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mesaSteeler
12-08-2011, 06:55 AM
Former Pitt standout has Tomlin's attention

By Ralph N. Paulk
PITTSBURGH TRIBUNE-REVIEW
Thursday, December 8, 2011

CLEVELAND On Monday, Steelers coach Mike Tomlin lavishly praised rookie defensive end Jabaal Sheard, a Pitt product who quickly settled in as a starter for a revamped Cleveland Browns defense.

Tomlin challenged rookie offensive tackle Marcus Gilbert to be ready when he squares up against Sheard on Thursday night at Heinz Field.

"We have to do a good job against Sheard," Tomlin said. "It's going to be a big challenge for Marcus Gilbert, one that he better quickly establish himself with because if he's going to continue to be our right tackle, he's going to continue to see Sheard."

Tomlin, though, didn't expect the former Panther to line up opposite the Steelers' offensive front when the AFC North rivals meet for the first time this season. At best, he predicted Sheard's NFL future depended greatly on his commitment to special teams.

"If what Tomlin said added any extra fuel to Jabaal's tank, I'm glad he said it," Cleveland linebacker D'Quell Jackson said. "There's a lot of pressure on a rookie who starts, but he's handled it well."

It didn't take long for Sheard to prove Tomlin wrong. The 6-2, 255-pounder earned the starting job midway through training camp.

So far, Sheard has been overshadowed by rookie quarterbacks Cam Newton and Andy Dalton. He isn't a likely candidate for rookie of the year, but he's put together some impressive numbers: a league-leading five forced fumbles and is second among rookies with 5.5 sacks.

"It's not just about the sacks," Tomlin said. "The guy is consistently providing pressure and breaking down the right side of pockets, affecting throws that are made to that side of the field."

Of course, Tomlin didn't envision Sheard having an immediate impact. Actually, neither did Sheard.

"When I got here, I thought maybe (Tomlin) was right," said Sheard, who the Browns selected with the 37th overall pick. "I had no idea I was going to start. I was hoping to get a chance to play special teams since he said that would be the biggest part of my game."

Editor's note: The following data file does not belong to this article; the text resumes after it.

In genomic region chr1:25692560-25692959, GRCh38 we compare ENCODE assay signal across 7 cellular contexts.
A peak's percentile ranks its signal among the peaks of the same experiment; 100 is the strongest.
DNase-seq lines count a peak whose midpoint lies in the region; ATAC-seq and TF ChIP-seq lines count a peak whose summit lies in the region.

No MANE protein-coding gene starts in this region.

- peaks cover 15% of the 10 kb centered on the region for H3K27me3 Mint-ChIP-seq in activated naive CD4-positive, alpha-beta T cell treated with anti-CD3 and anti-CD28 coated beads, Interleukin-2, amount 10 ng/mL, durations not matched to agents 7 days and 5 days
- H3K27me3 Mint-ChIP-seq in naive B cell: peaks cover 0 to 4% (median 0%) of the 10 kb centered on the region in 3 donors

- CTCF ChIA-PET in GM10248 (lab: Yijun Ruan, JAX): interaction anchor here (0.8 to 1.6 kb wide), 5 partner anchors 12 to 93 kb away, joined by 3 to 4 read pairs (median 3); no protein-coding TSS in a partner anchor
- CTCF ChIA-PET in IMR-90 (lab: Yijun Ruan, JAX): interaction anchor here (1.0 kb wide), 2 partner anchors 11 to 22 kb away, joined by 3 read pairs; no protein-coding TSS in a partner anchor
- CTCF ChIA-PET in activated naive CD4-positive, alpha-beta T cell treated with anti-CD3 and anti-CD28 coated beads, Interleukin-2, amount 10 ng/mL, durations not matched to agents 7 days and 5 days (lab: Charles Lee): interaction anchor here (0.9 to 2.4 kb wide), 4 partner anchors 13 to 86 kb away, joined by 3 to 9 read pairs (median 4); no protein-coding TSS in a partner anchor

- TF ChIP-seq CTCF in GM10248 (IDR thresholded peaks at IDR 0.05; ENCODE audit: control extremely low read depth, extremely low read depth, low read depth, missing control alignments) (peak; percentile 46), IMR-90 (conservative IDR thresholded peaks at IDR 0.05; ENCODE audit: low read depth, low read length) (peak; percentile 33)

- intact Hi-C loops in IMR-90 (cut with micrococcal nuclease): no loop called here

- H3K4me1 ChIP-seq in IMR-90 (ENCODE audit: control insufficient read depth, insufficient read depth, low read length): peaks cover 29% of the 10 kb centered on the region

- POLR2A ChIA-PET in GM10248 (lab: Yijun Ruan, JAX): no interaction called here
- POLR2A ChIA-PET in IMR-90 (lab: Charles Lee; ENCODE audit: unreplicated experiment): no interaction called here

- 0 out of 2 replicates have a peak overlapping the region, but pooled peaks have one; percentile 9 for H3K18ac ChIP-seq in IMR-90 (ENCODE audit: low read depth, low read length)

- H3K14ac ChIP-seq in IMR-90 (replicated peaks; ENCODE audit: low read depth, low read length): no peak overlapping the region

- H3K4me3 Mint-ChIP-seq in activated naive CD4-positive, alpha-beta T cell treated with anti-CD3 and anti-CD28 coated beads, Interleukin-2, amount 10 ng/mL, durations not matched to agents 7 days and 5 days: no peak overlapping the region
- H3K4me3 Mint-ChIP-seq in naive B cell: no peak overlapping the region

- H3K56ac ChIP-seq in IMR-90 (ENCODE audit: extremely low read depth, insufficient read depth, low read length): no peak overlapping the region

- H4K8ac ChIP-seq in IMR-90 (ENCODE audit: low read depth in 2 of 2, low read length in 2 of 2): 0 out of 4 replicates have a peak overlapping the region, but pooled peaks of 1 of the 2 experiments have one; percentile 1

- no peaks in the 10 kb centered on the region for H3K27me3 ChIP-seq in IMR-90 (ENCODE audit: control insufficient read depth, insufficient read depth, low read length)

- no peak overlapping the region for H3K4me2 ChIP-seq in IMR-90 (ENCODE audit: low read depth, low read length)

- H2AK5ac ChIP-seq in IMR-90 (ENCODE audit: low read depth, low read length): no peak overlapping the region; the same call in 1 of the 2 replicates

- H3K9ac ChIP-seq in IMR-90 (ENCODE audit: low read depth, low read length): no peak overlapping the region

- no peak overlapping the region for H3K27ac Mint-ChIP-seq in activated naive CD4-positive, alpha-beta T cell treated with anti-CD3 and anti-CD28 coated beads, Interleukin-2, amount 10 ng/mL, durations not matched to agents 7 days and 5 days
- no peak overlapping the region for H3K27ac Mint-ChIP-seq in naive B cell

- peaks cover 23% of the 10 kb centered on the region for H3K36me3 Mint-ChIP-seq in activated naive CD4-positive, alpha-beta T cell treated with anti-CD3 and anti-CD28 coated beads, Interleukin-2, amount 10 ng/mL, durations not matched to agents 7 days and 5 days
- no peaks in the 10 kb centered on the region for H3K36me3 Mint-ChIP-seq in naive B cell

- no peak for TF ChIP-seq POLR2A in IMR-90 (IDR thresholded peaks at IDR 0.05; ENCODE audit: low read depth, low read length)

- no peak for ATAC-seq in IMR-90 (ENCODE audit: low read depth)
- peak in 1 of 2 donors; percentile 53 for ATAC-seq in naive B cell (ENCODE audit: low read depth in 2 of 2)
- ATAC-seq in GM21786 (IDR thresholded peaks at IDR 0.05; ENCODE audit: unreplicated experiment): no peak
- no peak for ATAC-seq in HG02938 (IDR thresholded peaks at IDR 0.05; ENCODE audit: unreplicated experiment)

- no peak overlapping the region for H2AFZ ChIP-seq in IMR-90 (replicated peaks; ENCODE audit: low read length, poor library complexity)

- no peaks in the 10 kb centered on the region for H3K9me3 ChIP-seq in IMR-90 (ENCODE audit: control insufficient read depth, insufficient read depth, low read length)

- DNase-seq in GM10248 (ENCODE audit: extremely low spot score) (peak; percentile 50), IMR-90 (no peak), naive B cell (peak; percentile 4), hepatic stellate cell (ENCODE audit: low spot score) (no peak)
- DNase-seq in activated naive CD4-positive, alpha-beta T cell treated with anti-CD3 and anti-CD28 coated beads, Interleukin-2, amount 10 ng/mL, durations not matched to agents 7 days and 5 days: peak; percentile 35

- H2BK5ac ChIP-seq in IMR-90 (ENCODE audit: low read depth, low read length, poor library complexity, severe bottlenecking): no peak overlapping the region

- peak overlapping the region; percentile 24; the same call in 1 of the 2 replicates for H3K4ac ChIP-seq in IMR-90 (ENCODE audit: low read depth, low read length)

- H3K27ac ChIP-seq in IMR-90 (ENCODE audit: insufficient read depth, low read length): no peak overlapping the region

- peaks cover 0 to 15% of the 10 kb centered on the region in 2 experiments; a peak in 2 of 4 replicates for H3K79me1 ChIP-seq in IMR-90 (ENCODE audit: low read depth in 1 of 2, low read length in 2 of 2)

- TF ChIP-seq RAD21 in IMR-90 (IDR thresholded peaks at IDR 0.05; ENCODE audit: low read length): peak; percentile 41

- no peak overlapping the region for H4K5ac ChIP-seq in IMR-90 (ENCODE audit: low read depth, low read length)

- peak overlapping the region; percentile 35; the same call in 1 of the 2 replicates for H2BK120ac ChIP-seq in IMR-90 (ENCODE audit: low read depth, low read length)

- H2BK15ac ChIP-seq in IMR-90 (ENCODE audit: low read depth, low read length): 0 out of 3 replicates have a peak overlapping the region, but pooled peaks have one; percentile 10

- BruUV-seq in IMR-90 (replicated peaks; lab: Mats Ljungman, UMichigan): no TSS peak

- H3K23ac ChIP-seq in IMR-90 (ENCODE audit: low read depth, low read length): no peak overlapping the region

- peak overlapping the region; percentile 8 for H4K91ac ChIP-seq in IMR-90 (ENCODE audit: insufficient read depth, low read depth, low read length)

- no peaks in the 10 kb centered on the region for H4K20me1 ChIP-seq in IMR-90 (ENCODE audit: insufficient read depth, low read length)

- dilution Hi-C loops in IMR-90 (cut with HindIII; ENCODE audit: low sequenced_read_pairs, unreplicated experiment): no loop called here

Instead, Sheard has proven to be a perfect fit for the Browns, especially after first-year coach Pat Shurmur dumped the 3-4 for the 4-3 defense.

"Coach (Dave) Wannstedt ran the same kind of defense at Pitt," Sheard said. "It was the biggest part of my progress having played in that defense before.

"If I played linebacker in the 3-4, I'd be lost. We ran the same kind of stunts at Pitt, but in the end football is football."

The Browns made more deals than a stock broker on draft day in an effort to rebuild their defense. They snatched up defensive tackle Phil Taylor in the first round, and didn't hesitate in taking Sheard off the draft board in the second.

The Browns had the 22nd-ranked defense in the league last season. Even though they are sometimes vulnerable against the run, the Browns are eighth in total defense.

"For what Cleveland is trying accomplishing after switching over from their traditional 3-4, taking guys from a 4-3 set, Sheard brought a lot of natural skills set to the Browns," Steelers offensive tackle Max Starks said. "He's been able to fine-tune things and he's learned a few tricks."

Still, the Browns have struggled this season after getting off to a 2-1 start. They haven't yet figured out how to win games that have been there for the taking.

With Sheard and Taylor, Jackson is convinced the Browns are destined to narrow the competitive gap with their division foes -- including playoff contenders Baltimore (9-3) and Cincinnat (7-5).

"Jabaal is one of those players who knows what to do, but he does things you can't coach," Jackson said. "I didn't know what to expect when he came in, but he's playing above his years.

"What separates him from a lot of rookies is that he can rush the passer and play the run. Usually, with young guys, you get one or the other."

Admittedly, Sheard struggled some at the start of training camp. But he grasped the complex defensive terminology despite missing mini-camp and off-season drills that were wiped out by the lockout.

"Sometimes, I'm still a little nervous out there," he said. "I think after the Indianapolis game (27-19 victory) my confidence soared after I made a few plays. Everybody kept telling me I could play, and that boost my confidence."

Ralph N. Paulk can be reached at rpaulk@tribweb.com or 412-320-7923 .


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